St. Bernardine of Siena remarks that men remember more continually and love more tenderly the signs of love which are shown to them in the hour of death. Hence it is the custom that friends, when about to die, leave to those persons whom they have loved some gift, such as a garment or a ring, as a memorial of their affection. But what hast Thou, O my Jesus, left us, when quitting this world, in memory of Thy love? Not, indeed, a garment or a ring, but Thine own body, Thy blood, Thy soul, Thy divinity, Thy whole self, without reserve. "He gave thee all," says St. John Chrysostom; "he left nothing for himself... " St. Bernardine of Siena says that Jesus Christ, burning with love for us, and not content with being prepared to give his life for us, was constrained by the excess of his love to work a greater work before he died; and this was to give his own body for our food. This Sacrament, therefore, was rightly named by St. Thomas, "the Sacrament of love, the pledge of love..." St. Bernard calls this sacrament "the love of loves"; because this gift comprehends all the other gifts bestowed upon us by our Lord... The Eucharist is not only a pledge of the love of Jesus Christ, but of paradise, which he desires also to give us. "In which," says the Church, "a pledge of future glory is given us." Hence St. Philip Neri could find no other name for Jesus Christ in the Sacrament save that of "love"; and so, when the holy Viaticum was brought to him, he was heard to exclaim, "Behold my love; give me my love."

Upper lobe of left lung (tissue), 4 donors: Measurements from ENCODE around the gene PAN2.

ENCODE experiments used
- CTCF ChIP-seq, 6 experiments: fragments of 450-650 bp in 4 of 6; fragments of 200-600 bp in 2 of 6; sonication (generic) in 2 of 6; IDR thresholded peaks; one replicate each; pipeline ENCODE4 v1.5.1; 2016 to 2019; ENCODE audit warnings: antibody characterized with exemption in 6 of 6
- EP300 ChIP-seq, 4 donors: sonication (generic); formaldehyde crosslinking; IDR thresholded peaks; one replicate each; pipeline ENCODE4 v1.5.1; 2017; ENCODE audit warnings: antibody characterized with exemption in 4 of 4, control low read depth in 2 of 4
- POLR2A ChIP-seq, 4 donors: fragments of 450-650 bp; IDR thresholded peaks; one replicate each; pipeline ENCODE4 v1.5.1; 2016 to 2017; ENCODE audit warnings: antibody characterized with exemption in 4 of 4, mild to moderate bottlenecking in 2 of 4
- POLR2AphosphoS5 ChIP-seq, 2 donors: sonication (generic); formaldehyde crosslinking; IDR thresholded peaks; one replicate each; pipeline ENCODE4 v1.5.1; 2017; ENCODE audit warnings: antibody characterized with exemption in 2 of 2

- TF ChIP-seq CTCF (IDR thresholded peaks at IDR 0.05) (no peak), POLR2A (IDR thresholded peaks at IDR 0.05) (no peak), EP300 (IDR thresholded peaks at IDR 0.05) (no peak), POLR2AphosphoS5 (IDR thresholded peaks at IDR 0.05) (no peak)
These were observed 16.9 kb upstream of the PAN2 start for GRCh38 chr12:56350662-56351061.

The Holy Eucharist
St. Alphonsus de Liguori